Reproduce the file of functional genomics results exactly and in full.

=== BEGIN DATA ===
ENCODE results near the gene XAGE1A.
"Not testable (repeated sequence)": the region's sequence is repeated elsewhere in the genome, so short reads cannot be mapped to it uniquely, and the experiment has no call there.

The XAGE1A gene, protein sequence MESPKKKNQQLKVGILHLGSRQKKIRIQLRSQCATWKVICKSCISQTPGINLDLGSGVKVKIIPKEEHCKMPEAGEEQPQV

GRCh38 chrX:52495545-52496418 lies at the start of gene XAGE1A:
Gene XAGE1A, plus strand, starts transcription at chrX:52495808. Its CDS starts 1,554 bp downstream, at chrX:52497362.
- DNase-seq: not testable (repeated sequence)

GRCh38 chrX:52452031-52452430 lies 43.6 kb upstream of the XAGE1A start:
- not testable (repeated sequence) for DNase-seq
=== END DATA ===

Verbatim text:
ENCODE results near the gene XAGE1A.
"Not testable (repeated sequence)": the region's sequence is repeated elsewhere in the genome, so short reads cannot be mapped to it uniquely, and the experiment has no call there.

The XAGE1A gene, protein sequence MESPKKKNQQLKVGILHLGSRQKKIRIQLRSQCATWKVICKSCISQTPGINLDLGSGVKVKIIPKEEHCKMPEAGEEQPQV

GRCh38 chrX:52495545-52496418 lies at the start of gene XAGE1A:
Gene XAGE1A, plus strand, starts transcription at chrX:52495808. Its CDS starts 1,554 bp downstream, at chrX:52497362.
- DNase-seq: not testable (repeated sequence)

GRCh38 chrX:52452031-52452430 lies 43.6 kb upstream of the XAGE1A start:
- not testable (repeated sequence) for DNase-seq